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I am setting up a Python program to encipher messages on the following basis:

-from my password, generate 32-byte key from SHA256(password)

-generate a 16-byte IV from a PRNG

-measure the length of the plaintext and express as 2 bytes (my plaintext will be shorter than 2^16 characters)

-pad the plaintext to be a multiple of 16 bytes

-make an instance of the encryptor = AES.new(key, CBC, IV)

-generate ciphertext = encryptor.encrypt(plaintext)

-make string of concatenated length pt before padding||IV||ciphertext and send to recipient

-also send to recipient the tag from HMAC(key,concatenated string)

My question is whether for security I should use a different key for the AES encryption and for the HMAC tagging?

This seems to me unnecessary, in the sense that with a strong password the chance of finding the key by reverse engineering either the ciphertext or the tag is negligible. Or is it?

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1 Answer 1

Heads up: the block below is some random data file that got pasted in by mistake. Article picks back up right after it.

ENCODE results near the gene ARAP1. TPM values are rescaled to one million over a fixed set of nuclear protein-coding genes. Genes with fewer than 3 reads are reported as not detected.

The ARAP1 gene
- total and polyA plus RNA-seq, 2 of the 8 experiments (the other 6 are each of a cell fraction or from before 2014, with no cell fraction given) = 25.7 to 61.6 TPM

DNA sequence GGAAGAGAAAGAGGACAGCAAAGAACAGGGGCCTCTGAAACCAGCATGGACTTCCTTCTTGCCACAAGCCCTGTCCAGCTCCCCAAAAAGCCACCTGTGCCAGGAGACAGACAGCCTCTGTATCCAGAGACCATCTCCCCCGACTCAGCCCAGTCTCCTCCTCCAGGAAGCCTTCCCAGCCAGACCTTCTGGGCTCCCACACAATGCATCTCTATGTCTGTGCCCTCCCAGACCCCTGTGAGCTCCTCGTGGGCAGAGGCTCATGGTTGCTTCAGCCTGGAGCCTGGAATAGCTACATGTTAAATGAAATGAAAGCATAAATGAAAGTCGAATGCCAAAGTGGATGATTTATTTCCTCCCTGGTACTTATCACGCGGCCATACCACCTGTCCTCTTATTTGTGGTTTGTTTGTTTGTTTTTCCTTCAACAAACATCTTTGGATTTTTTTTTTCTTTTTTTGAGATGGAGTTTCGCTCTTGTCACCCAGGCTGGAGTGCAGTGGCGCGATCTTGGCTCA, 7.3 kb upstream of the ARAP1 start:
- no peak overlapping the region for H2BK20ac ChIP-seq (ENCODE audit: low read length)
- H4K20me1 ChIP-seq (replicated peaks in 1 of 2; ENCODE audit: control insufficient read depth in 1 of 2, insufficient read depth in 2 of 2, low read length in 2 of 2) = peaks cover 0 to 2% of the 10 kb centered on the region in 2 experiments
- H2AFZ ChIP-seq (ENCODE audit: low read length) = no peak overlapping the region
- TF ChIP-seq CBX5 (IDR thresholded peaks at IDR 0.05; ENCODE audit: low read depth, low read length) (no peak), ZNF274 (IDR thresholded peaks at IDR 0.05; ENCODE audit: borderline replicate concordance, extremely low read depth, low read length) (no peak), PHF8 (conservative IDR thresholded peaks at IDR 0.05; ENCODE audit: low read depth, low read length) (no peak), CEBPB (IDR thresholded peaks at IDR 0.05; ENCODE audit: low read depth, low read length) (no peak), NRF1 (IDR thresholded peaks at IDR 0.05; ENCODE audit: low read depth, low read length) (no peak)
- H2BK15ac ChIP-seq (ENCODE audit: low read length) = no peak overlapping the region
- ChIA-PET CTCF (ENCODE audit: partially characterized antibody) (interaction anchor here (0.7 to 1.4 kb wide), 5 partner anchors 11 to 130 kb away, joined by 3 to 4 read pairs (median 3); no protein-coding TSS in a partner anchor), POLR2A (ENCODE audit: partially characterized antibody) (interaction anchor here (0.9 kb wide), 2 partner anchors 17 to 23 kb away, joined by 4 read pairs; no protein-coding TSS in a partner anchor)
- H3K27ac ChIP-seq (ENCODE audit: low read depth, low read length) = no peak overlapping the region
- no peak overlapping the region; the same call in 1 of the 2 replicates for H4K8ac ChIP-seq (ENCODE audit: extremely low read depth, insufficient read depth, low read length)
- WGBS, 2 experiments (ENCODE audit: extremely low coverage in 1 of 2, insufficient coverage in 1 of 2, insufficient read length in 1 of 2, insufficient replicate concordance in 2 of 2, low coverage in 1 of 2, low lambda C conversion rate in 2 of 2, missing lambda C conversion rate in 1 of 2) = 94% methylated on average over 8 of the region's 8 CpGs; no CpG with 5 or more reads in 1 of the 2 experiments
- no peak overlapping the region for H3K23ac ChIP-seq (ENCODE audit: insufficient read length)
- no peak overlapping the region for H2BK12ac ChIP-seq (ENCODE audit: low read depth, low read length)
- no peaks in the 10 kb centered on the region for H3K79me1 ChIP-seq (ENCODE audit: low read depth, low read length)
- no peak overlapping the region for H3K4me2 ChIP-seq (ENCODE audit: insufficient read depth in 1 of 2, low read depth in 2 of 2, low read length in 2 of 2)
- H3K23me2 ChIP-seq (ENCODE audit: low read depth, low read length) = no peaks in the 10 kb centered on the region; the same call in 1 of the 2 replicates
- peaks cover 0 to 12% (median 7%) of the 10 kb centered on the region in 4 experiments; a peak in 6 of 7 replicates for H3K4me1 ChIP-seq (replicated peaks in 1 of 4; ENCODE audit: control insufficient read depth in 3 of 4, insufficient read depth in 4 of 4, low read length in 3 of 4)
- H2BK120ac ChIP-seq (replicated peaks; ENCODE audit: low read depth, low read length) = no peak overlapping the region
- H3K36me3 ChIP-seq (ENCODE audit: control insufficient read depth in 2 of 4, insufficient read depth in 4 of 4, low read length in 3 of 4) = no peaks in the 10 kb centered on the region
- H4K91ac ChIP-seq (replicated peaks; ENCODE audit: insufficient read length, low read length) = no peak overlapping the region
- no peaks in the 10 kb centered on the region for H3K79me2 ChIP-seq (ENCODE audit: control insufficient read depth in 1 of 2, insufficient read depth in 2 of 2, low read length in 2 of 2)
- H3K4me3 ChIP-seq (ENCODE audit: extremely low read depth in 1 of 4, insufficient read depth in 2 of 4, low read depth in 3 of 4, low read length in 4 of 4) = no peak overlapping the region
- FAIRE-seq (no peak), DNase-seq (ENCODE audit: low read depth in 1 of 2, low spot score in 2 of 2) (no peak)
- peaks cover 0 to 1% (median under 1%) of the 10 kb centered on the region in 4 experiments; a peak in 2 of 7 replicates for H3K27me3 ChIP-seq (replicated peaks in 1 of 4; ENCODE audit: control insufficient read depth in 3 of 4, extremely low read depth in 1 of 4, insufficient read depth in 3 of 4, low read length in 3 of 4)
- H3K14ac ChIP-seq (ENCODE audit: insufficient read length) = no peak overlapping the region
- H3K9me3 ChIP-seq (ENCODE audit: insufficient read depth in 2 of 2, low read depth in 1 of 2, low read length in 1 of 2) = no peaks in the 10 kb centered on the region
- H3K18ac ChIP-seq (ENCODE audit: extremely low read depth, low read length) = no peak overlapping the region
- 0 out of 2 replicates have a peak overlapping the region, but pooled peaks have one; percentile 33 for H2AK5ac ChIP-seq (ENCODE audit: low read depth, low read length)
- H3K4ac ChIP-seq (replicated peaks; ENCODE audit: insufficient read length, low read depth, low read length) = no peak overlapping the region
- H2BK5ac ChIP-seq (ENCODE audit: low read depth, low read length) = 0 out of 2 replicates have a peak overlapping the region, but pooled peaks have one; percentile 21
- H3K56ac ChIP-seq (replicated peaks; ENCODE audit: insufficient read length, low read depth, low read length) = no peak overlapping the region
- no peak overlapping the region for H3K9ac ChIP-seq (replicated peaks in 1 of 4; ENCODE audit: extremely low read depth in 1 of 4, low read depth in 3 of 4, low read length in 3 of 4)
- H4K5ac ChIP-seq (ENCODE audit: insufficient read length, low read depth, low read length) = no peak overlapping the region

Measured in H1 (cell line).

I'd advise you to use a library with a higher level API, such as Keyczar.

That being said:

  • Don't generate the key using SHA-256. Use a password hash function such as bcrypt or scrypt.
  • Yes, you must use different keys. For example, you can use the password hash function to generate 64 bytes of key material, and use the first 32-byte half for encryption and the second half for authentication.
  • Make sure the IV comes from a good randomness source (e.g. /dev/urandom)
  • Make sure your padding is correct. Or simply use CTR which does not require padding.
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Thank you for these inputs. Could you very kindly explain why you recommend a higher level API and also why not use SHA-256 to generate the key? –  user2256790 Apr 24 at 14:42
    
Sorry for this unintended duplication ---Thank you for these inputs. Could you very kindly explain why you recommend a higher level API and also why not use SHA-256 to generate the key? –  user2256790 Apr 24 at 14:44
    
In a higher level API is easier to avoid mistakes, since they take care of the low-level stuff. The reason for not using SHA-256 is in the link provided in the answer, but in short: it's too fast, which makes brute force attacks faster. Furthermore its output is limited to 256 bits and you may need more for generating both keys. –  Conrado PLG Apr 24 at 15:05
    
Got it. Thank you. –  user2256790 Apr 24 at 15:32

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